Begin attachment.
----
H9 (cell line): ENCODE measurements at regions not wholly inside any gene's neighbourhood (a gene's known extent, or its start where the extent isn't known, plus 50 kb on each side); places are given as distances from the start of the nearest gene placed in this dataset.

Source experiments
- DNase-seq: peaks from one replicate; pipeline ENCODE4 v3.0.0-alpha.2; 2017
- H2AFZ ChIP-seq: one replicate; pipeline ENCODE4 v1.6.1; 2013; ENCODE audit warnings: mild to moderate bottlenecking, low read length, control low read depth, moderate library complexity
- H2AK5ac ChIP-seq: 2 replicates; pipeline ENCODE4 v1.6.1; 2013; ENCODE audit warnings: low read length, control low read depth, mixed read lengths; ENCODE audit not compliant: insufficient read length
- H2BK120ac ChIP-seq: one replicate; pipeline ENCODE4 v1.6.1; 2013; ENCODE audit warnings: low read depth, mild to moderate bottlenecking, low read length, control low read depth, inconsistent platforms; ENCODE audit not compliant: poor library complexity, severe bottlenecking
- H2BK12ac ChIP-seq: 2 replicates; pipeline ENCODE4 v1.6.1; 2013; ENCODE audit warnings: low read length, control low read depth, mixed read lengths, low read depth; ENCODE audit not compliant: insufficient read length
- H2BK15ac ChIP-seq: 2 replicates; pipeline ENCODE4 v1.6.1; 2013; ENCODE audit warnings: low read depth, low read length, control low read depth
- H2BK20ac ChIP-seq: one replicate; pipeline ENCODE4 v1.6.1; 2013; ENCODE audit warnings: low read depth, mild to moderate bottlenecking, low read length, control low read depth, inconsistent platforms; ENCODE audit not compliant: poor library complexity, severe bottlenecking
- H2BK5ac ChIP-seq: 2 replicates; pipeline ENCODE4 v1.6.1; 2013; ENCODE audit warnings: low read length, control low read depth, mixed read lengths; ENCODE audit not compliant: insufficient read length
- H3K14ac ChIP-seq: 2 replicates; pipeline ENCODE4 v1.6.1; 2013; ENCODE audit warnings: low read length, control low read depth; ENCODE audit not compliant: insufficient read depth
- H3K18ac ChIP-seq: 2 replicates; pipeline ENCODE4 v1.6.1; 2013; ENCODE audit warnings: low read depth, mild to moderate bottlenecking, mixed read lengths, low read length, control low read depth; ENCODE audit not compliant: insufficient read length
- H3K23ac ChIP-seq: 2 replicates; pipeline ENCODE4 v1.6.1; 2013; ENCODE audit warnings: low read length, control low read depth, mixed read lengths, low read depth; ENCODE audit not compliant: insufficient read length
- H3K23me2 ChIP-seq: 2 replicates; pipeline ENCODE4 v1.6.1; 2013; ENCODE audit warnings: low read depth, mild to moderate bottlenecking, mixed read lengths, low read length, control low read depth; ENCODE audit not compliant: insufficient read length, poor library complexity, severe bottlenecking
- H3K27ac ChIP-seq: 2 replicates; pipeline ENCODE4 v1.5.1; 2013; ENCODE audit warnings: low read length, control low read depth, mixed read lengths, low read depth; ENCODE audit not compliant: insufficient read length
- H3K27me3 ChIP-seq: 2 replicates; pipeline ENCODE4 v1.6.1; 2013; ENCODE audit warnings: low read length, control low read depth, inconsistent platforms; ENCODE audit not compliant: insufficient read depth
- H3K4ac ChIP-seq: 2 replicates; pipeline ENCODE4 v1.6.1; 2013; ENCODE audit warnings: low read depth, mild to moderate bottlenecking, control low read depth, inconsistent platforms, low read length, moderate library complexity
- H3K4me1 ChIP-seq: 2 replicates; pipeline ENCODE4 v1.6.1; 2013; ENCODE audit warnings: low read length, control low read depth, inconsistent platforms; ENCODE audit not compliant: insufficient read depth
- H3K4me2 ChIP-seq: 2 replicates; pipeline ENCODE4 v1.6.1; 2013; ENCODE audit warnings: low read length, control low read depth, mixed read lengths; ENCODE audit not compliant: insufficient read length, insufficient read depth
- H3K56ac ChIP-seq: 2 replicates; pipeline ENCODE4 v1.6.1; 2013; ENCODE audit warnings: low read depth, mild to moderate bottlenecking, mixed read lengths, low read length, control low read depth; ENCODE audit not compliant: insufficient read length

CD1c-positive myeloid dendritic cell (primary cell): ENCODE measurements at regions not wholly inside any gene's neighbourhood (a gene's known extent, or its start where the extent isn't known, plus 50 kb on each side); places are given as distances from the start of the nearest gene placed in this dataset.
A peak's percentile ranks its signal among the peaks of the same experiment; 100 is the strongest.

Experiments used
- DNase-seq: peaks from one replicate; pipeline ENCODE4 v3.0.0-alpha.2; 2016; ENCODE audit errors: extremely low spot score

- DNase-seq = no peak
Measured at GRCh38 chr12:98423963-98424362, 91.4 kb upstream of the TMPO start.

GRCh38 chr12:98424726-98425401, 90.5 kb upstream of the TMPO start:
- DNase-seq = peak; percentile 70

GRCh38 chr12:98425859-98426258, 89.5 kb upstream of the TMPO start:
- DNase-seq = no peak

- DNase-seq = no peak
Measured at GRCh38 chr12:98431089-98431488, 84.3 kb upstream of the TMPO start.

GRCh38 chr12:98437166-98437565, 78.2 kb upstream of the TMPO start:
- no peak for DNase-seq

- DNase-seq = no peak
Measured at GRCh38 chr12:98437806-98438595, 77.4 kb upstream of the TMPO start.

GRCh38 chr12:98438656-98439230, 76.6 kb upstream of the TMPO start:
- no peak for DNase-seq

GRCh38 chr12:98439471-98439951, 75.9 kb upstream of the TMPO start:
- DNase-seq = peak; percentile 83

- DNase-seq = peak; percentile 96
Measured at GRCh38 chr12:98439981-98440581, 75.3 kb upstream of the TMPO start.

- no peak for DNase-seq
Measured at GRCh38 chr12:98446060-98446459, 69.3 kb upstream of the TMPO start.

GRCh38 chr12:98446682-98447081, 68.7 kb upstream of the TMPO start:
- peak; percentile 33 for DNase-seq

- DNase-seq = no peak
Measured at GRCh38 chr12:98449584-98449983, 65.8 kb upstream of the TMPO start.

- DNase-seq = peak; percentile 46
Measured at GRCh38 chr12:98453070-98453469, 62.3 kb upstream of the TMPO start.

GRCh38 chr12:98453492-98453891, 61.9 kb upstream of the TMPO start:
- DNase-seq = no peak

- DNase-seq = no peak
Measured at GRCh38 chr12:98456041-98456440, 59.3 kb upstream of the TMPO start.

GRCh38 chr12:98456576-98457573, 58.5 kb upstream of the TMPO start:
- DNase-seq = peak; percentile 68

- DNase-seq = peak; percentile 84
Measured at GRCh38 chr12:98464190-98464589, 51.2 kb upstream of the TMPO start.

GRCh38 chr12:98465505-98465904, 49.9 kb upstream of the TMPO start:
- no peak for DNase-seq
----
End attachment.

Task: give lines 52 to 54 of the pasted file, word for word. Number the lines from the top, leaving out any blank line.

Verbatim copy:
- DNase-seq = no peak

- DNase-seq = no peak
Measured at GRCh38 chr12:98456041-98456440, 59.3 kb upstream of the TMPO start.